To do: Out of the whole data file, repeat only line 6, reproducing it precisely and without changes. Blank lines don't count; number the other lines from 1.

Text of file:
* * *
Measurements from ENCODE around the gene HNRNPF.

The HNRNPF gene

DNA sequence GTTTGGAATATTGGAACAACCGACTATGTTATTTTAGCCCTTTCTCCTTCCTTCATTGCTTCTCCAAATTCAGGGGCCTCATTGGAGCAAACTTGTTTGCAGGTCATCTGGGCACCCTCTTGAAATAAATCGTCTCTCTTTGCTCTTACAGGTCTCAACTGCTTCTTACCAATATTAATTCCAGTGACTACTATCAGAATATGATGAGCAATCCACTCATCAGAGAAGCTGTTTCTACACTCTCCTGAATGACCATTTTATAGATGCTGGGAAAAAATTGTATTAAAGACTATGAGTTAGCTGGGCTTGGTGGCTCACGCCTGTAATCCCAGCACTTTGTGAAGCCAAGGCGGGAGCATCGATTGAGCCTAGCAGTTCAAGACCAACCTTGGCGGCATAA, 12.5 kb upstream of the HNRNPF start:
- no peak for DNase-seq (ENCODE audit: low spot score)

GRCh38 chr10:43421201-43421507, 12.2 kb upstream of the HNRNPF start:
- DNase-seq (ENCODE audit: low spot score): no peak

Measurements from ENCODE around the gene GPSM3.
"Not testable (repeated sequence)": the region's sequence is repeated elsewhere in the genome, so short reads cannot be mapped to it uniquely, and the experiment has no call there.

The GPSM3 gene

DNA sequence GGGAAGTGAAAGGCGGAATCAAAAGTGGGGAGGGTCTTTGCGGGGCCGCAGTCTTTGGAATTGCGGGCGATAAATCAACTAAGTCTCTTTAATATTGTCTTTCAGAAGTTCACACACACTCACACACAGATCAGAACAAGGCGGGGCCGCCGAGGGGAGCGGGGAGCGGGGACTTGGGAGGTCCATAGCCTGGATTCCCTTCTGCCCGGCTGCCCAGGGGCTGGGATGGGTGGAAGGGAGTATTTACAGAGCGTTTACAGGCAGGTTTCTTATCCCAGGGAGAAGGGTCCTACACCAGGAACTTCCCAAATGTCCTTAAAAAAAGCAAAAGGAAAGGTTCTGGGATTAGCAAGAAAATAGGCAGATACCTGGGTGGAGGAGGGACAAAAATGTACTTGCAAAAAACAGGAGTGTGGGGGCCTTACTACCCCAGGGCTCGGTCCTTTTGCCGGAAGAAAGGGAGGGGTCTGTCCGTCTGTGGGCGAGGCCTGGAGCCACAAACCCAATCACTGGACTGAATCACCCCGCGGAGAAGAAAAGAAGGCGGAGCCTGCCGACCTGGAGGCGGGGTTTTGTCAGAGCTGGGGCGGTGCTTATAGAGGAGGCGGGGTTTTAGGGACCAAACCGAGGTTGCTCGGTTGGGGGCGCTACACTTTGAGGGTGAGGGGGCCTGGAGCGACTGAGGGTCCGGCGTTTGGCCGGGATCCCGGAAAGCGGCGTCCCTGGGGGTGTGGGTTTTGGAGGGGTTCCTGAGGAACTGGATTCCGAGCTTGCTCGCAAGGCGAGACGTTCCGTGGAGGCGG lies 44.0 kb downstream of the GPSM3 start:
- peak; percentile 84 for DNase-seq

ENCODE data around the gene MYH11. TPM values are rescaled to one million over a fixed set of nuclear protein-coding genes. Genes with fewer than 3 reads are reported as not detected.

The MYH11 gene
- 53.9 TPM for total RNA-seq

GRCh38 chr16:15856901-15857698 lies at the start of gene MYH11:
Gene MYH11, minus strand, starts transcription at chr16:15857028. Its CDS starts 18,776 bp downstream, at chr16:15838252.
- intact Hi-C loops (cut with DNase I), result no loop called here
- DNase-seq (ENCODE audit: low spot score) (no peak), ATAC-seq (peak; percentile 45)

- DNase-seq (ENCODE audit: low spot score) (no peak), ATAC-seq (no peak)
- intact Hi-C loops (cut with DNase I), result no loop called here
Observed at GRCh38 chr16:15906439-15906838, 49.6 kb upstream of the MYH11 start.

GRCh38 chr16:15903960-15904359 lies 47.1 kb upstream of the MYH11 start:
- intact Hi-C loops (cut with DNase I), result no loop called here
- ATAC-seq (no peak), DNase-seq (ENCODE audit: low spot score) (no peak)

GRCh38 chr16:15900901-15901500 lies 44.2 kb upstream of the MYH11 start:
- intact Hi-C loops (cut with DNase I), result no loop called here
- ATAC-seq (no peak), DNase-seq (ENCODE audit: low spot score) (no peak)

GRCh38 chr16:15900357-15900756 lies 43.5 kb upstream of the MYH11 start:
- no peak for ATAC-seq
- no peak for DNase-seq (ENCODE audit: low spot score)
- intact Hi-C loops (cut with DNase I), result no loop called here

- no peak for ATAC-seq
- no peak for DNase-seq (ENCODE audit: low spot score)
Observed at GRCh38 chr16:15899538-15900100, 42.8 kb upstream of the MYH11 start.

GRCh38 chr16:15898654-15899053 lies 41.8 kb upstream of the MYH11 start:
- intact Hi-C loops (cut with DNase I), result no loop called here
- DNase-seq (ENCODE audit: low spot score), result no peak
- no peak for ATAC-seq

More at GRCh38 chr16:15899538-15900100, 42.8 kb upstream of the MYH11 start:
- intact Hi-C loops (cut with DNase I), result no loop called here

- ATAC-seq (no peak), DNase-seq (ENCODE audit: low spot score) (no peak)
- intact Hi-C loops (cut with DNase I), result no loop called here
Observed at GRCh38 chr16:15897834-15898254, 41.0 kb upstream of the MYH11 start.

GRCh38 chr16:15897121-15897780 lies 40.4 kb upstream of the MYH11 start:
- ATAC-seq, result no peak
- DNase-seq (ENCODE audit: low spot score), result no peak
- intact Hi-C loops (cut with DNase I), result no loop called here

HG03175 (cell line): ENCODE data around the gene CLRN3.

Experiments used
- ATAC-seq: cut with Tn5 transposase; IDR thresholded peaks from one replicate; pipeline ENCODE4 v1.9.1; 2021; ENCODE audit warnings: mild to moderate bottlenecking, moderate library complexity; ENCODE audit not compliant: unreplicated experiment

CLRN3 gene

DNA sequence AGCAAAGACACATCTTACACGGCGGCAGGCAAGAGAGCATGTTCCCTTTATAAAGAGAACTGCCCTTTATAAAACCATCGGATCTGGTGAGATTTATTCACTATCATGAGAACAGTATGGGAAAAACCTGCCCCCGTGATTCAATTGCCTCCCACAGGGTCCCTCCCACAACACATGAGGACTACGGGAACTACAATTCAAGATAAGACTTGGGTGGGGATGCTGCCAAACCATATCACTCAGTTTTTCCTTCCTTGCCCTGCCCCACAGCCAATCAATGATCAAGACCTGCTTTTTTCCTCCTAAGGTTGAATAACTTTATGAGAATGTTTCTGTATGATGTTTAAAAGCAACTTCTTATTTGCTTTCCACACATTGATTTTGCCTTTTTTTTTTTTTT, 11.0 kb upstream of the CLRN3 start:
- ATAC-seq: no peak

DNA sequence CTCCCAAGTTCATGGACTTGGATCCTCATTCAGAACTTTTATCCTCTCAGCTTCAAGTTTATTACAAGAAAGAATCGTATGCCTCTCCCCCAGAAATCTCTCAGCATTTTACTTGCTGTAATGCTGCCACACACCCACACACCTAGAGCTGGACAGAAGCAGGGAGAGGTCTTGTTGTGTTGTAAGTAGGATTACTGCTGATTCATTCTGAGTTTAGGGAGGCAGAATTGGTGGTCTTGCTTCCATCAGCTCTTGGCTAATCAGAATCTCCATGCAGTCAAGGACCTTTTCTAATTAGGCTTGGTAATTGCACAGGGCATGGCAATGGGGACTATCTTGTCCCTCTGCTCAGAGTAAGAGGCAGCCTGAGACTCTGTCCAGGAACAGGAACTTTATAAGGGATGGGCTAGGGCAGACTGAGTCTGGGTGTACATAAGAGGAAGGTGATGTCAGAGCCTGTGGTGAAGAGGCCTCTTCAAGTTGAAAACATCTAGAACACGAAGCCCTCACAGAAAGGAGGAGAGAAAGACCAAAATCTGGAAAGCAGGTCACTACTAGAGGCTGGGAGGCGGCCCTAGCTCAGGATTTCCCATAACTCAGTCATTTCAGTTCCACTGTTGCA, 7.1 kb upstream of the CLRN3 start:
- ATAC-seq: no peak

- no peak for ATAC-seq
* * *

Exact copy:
- DNase-seq (ENCODE audit: low spot score): no peak